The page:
Australia's Attorney-General: Data Retention Is 'Very Much The Way In Which Western Nations Are Going'
from the dedicated-follower-of-fashion dept
"The question of data retention is under active consideration by the government. I might point out to you as recently as yesterday, the [UK's] House of Commons passed a new data retention statute. This is very much the way in which western nations are going," he said.Although Brandis insisted that this was "not a decision that Australia has yet made," on related matters it seems that everything has been decided:
Attorney-General George Brandis has introduced legislation to Parliament to expand the ability of spies to hack computer networks, allow more flexible warrants and improve cooperation between different intelligence agencies.The new legislation will permit:
one warrant to cover a network of computers and electronic devices, not just individual computersAs that makes clear, this will allow offensive actions, including using computers of innocent parties to attack other targets -- a really bad Australian idea that Techdirt has written about before.
the computers of third parties (those who are not suspects) to be used in order to access other targeted computers
intelligence officers to disrupt the operations of a computer in some circumstances
And as if all that weren't enough, Brandis also plans to bring in harsh laws against whistleblowers who might be tempted to emulate Edward Snowden:
Spies who leak sensitive information will face tough new penalties of up to 10 years' jail and internet firms could be forced to store customers' data for up to two years under sweeping national security reforms.As the Sydney Morning Herald report quoted above notes, the Australian government of Prime Minister Tony Abbott is trying to cover every eventuality:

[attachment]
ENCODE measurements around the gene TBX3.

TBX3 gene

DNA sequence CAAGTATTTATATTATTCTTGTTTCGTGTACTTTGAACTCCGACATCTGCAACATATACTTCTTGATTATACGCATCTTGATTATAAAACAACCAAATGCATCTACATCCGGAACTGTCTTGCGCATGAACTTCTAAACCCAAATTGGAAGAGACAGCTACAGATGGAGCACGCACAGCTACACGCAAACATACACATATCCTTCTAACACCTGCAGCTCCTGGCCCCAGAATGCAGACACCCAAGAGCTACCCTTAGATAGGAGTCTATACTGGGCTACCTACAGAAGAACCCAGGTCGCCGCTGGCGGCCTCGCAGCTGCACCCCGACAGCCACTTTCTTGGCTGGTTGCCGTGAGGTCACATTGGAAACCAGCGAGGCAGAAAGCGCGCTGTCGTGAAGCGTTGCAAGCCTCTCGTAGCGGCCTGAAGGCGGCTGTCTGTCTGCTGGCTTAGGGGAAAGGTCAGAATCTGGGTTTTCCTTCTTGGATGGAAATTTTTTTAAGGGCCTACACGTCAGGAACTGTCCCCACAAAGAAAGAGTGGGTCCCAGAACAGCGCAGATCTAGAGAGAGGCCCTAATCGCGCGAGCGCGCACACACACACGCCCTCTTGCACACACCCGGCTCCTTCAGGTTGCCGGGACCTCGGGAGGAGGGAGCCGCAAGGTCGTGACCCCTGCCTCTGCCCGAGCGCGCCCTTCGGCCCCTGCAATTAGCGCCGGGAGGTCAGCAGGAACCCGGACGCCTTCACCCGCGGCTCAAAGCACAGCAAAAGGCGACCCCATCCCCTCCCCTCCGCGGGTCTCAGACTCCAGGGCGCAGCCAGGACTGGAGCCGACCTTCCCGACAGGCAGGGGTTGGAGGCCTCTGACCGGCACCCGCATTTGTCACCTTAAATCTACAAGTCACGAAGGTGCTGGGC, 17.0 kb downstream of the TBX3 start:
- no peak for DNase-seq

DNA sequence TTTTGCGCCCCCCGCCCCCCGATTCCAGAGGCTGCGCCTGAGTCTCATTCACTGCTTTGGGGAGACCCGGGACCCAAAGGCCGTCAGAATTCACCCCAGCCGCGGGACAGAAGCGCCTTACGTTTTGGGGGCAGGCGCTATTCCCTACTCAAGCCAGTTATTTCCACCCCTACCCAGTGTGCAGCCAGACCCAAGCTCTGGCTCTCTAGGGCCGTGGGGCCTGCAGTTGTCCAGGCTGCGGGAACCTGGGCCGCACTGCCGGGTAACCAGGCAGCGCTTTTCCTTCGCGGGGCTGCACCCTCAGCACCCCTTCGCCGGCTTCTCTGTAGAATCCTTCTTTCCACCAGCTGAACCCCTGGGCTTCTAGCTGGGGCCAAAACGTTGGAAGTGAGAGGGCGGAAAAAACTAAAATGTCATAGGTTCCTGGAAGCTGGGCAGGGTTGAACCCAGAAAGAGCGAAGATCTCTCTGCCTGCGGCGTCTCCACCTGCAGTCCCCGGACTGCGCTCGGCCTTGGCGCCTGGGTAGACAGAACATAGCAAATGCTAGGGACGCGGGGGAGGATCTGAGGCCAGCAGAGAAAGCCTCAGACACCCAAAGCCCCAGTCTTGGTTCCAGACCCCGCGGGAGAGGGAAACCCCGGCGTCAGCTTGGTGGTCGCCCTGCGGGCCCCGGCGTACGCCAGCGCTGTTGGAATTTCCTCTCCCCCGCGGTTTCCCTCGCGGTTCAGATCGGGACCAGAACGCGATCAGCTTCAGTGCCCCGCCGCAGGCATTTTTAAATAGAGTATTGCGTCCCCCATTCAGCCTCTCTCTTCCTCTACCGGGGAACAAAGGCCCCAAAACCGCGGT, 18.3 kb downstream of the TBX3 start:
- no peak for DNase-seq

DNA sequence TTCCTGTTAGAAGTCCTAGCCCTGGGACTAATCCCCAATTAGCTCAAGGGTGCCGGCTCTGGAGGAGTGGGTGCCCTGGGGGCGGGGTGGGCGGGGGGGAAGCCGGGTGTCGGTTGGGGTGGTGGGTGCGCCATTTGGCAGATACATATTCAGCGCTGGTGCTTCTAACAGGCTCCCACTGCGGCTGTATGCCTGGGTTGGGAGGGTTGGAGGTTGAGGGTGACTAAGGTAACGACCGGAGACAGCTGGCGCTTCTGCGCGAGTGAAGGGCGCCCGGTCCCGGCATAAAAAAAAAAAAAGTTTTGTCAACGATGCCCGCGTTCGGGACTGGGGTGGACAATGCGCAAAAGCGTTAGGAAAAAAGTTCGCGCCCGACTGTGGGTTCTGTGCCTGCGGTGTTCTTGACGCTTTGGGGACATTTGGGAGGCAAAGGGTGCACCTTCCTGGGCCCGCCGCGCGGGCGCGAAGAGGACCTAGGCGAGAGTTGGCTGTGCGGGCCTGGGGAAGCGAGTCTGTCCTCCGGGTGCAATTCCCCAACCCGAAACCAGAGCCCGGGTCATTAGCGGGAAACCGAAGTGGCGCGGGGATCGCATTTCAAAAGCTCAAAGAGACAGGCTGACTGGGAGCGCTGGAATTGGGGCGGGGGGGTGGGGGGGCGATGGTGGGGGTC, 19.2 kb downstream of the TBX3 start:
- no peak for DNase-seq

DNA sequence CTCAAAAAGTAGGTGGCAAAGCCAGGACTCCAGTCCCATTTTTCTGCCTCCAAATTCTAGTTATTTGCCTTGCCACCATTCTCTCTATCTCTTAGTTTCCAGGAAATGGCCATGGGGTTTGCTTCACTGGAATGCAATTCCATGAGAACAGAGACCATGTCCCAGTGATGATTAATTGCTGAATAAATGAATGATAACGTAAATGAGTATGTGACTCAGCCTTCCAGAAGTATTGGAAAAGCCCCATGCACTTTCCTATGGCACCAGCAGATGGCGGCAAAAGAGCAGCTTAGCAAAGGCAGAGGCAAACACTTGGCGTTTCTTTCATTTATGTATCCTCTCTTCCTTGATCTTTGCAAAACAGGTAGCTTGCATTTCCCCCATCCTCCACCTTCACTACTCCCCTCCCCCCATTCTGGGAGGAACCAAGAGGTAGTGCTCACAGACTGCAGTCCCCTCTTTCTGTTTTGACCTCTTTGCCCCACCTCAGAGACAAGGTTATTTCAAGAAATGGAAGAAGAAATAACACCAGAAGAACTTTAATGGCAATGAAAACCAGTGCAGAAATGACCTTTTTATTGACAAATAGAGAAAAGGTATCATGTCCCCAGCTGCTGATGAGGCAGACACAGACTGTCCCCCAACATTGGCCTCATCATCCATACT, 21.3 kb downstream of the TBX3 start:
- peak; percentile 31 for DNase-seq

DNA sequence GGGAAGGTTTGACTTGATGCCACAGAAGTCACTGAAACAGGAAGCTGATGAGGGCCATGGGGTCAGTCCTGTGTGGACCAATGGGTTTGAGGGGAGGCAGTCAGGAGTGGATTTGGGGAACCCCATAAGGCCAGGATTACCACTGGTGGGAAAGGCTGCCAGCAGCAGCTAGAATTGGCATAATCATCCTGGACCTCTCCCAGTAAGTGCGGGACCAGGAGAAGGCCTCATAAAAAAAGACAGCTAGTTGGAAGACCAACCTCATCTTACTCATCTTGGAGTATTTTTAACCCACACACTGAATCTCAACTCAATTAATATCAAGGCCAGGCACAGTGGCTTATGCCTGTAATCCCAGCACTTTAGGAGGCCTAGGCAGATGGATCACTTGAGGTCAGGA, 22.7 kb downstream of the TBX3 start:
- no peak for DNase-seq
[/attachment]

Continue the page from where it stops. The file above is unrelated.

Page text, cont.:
Prompted in part by the leaks from renegade US intelligence contractor Edward Snowden, the Abbott government will on Wednesday introduce legislation clamping down on intelligence officers who leak to journalists, lawyers and other members of the public.
the Abbott government will move to plug a ''legislative gap'' by making it an offence to copy, keep or remove sensitive intelligence information, or to make a record of information without authorisation -- such as making notes of a meeting without approval.It will be interesting to see whether that idea starts to spread, too....
These offences will carry up to three years' jail. At present, no crime is committed unless the copied material is actually handed over to someone else, but Senator Brandis told colleagues it could often be difficult to prove that the information had been passed on.
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